A role for Piezo2 in EPAC1-dependent mechanical allodynia
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Nature Publishing Group
Protein-Kinase-CMechanosensitive Ion ChannelsSensory neuronsIntrathecal morphineInflammatory painNeurophatic painCell adhesionEpac proteinsRatSensitization
Eijkelkamp, N., Linley, J. E., Torres, J. M., Bee, L., Dickenson, A. H., Gringhuis, M., ... & Ishikawa, Y. (2013). A role for Piezo2 in EPAC1-dependent mechanical allodynia. Nature communications, 4(1), 1-13. [DOI: 10.1038/ncomms2673]
SponsorshipNetherlands Organization for Scientific Research (NWO); Jose Castillejo fellowship JC2010-0196; Spanish Government; Medical Research Council UK (MRC); WCU at SNU R31-2008-000-10103-0; EU IMI Europain grant; BBSRC LOLA grant; Wellcome Trust; Versus Arthritis 20200; Biotechnology and Biological Sciences Research Council (BBSRC) BB/F000227/1; Medical Research Council UK (MRC) G0901905 G9717869 G1100340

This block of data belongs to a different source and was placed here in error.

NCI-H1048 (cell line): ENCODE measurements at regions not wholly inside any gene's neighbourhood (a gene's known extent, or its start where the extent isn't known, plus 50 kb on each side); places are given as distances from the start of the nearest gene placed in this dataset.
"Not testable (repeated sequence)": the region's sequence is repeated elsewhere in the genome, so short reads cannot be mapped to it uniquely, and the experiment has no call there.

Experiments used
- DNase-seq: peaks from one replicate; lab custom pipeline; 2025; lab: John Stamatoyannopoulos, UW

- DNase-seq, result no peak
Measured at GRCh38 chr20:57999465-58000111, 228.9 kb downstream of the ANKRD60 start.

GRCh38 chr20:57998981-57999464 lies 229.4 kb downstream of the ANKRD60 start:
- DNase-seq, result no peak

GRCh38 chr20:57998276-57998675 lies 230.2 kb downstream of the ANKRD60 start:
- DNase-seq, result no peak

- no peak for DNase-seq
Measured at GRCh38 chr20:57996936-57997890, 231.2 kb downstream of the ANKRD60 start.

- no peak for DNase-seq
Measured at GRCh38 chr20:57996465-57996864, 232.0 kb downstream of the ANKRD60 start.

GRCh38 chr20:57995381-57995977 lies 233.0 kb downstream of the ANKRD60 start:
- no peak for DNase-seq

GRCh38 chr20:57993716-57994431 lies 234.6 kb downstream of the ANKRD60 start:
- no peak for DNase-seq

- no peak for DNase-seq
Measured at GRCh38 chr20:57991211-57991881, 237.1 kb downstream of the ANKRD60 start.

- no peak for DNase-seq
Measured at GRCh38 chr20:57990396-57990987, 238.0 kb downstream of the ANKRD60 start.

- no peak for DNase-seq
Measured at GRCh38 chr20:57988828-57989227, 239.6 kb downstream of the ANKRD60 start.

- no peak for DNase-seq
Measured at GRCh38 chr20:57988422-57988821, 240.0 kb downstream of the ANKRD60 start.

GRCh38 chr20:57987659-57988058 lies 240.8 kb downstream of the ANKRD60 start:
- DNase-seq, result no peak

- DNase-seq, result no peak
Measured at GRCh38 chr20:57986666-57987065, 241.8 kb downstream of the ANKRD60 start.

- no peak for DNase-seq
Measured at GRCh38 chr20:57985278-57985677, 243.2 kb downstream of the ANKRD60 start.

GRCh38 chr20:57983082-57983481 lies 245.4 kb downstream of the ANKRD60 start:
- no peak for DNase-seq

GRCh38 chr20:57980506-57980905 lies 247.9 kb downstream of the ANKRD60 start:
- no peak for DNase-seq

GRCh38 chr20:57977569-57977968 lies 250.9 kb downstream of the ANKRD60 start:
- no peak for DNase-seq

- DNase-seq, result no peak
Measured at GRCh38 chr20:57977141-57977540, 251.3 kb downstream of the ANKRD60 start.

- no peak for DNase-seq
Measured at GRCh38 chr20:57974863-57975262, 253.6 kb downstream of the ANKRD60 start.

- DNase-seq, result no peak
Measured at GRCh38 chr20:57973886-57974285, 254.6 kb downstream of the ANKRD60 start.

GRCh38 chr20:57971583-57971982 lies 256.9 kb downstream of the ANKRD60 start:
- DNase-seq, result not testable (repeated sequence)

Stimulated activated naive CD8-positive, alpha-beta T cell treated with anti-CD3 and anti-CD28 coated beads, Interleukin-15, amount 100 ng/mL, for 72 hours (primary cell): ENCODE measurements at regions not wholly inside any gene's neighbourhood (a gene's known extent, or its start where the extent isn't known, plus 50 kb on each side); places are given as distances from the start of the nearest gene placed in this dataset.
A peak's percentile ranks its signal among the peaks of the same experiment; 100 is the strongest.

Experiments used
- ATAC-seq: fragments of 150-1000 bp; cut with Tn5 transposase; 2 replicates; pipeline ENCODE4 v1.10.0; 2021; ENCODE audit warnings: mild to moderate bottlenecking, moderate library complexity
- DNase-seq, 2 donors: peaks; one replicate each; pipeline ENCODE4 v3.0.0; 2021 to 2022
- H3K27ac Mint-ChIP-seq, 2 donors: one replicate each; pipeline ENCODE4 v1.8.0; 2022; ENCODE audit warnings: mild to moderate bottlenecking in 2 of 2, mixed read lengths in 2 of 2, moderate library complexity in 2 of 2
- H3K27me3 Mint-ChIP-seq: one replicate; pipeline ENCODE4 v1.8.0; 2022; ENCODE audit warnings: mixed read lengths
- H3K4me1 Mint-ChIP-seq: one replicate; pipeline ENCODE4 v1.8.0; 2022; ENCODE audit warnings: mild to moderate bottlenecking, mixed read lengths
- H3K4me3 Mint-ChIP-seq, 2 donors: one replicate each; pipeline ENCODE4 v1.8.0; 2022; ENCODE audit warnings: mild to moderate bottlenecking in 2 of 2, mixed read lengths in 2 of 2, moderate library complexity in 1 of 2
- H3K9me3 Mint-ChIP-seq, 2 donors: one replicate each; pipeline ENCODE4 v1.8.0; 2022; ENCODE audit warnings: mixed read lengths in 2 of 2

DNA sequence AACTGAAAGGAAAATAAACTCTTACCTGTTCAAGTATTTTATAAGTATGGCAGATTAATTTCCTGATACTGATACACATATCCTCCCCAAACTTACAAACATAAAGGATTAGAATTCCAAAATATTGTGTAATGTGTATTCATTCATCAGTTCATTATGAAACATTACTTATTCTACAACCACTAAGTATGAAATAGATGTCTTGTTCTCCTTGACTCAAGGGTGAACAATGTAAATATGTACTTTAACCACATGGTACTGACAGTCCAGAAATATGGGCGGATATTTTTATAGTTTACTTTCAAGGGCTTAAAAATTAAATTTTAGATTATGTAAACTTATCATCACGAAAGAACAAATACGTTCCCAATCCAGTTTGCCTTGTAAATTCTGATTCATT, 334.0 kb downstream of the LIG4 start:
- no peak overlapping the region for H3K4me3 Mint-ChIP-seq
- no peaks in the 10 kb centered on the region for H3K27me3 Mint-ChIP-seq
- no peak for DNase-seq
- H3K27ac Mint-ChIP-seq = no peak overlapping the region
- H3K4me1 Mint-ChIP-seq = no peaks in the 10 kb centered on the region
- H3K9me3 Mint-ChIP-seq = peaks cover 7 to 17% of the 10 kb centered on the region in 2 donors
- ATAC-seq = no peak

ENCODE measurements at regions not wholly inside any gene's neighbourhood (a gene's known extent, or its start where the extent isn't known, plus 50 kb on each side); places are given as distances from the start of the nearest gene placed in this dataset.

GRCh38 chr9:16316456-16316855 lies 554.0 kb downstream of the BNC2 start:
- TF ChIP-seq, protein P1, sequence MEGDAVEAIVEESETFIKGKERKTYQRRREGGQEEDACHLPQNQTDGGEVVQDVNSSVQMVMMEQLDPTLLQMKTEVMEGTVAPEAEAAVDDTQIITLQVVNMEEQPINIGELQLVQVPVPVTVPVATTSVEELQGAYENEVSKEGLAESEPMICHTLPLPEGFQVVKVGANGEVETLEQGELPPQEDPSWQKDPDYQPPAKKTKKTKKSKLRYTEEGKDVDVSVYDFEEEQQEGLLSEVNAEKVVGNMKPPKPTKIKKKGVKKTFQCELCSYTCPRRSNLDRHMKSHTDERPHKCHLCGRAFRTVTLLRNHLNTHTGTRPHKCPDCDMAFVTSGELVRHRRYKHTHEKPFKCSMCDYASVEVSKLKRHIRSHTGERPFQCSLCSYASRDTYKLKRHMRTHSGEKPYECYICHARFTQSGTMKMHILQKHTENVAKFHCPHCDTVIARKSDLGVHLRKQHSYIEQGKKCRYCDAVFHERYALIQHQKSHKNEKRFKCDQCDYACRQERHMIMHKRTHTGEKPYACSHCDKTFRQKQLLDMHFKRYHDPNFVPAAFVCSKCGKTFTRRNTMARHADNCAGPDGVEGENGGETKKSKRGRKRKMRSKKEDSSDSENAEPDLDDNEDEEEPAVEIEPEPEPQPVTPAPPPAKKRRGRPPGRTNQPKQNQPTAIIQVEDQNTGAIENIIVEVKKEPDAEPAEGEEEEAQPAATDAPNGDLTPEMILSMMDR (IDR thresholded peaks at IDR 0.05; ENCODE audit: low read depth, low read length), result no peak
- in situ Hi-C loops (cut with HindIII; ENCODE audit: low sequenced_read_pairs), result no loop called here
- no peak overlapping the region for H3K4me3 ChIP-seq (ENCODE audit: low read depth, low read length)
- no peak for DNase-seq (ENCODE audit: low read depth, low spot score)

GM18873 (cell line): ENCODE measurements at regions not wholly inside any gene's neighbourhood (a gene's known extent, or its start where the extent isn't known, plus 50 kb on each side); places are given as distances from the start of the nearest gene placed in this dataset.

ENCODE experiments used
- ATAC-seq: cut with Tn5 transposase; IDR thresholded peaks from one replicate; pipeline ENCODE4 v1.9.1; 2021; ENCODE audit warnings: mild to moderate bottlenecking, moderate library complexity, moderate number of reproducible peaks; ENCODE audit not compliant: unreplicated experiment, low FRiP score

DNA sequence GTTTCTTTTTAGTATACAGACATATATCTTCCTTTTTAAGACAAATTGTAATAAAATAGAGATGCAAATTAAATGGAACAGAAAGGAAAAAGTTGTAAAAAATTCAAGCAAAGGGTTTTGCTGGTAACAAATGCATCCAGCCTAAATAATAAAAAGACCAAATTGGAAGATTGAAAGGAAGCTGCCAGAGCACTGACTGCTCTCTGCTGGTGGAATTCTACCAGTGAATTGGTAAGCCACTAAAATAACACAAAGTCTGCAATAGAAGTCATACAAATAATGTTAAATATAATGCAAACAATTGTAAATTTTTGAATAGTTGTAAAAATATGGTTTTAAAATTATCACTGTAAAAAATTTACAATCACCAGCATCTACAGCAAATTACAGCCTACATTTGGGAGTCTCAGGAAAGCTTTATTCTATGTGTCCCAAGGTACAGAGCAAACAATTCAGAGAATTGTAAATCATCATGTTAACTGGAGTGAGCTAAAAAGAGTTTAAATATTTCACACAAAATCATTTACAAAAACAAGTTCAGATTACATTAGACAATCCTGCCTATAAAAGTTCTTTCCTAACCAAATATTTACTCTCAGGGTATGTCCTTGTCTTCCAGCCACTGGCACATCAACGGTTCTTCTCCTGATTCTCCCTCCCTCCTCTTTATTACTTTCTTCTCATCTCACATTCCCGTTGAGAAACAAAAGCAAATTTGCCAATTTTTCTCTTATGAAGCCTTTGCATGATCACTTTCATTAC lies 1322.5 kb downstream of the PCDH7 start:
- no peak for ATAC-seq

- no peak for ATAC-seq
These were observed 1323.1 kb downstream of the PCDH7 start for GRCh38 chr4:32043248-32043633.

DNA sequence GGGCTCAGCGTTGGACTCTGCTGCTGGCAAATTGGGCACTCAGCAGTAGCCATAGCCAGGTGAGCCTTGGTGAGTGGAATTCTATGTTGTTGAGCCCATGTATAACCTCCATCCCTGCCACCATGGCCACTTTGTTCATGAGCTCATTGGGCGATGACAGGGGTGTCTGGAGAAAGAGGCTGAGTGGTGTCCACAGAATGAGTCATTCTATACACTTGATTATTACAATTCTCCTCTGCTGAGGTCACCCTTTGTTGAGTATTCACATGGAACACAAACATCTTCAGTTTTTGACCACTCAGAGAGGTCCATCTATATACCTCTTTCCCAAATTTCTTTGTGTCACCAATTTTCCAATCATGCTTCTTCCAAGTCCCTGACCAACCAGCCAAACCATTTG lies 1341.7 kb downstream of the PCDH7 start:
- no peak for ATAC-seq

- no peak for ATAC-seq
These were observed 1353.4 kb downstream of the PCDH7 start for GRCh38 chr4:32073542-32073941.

Aberrant mechanosensation has an important role in different pain states. Here we show that Epac1 (cyclic AMP sensor) potentiation of Piezo2-mediated mechanotransduction contributes to mechanical allodynia. Dorsal root ganglia Epac1 mRNA levels increase during neuropathic pain, and nerve damage-induced allodynia is reduced in Epac1 / mice. The Epac-selective cAMP analogue 8-pCPT sensitizes mechanically evoked currents in sensory neurons. Human Piezo2 produces large mechanically gated currents that are enhanced by the activation of the cAMP-sensor Epac1 or cytosolic calcium but are unaffected by protein kinase C or protein kinase A and depend on the integrity of the cytoskeleton. In vivo, 8-pCPT induces long-lasting allodynia that is prevented by the knockdown of Epac1 and attenuated by mouse Piezo2 knockdown. Piezo2 knockdown also enhanced thresholds for light touch. Finally, 8-pCPT sensitizes responses to innocuous mechanical stimuli without changing the electrical excitability of sensory fibres. These data indicate that the Epac1–Piezo2 axis has a role in the development of mechanical allodynia during neuropathic pain.